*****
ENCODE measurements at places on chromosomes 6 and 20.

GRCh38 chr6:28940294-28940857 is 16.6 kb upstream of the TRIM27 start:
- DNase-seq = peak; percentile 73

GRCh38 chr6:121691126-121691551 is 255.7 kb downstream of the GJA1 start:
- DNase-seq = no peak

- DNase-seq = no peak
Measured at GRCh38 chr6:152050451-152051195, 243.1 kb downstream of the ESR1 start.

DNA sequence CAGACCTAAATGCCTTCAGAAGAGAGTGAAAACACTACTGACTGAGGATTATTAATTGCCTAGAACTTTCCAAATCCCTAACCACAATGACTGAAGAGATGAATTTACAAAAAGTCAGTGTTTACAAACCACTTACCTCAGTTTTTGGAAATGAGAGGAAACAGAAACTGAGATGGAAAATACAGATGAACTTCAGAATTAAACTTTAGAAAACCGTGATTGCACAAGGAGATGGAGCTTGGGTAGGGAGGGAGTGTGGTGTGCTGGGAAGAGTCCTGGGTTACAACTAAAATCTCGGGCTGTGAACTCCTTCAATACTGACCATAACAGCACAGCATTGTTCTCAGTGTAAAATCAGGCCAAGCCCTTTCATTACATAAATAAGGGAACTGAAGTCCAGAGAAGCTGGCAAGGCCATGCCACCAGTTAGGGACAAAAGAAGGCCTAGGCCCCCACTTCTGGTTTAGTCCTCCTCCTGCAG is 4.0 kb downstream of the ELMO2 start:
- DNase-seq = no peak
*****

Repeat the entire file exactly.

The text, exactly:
ENCODE measurements at places on chromosomes 6 and 20.

GRCh38 chr6:28940294-28940857 is 16.6 kb upstream of the TRIM27 start:
- DNase-seq = peak; percentile 73

GRCh38 chr6:121691126-121691551 is 255.7 kb downstream of the GJA1 start:
- DNase-seq = no peak

- DNase-seq = no peak
Measured at GRCh38 chr6:152050451-152051195, 243.1 kb downstream of the ESR1 start.

DNA sequence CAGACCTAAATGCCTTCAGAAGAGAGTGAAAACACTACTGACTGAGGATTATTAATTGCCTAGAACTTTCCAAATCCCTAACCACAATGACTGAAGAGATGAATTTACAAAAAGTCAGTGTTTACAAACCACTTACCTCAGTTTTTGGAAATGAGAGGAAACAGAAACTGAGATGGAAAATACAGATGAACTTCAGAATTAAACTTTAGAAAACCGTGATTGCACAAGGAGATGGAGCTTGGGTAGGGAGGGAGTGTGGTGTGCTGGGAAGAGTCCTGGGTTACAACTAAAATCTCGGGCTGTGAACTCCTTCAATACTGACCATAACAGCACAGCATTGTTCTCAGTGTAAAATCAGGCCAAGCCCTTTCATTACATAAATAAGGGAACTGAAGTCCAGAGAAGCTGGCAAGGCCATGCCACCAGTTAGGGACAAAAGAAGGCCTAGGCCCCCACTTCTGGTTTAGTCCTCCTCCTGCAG is 4.0 kb downstream of the ELMO2 start:
- DNase-seq = no peak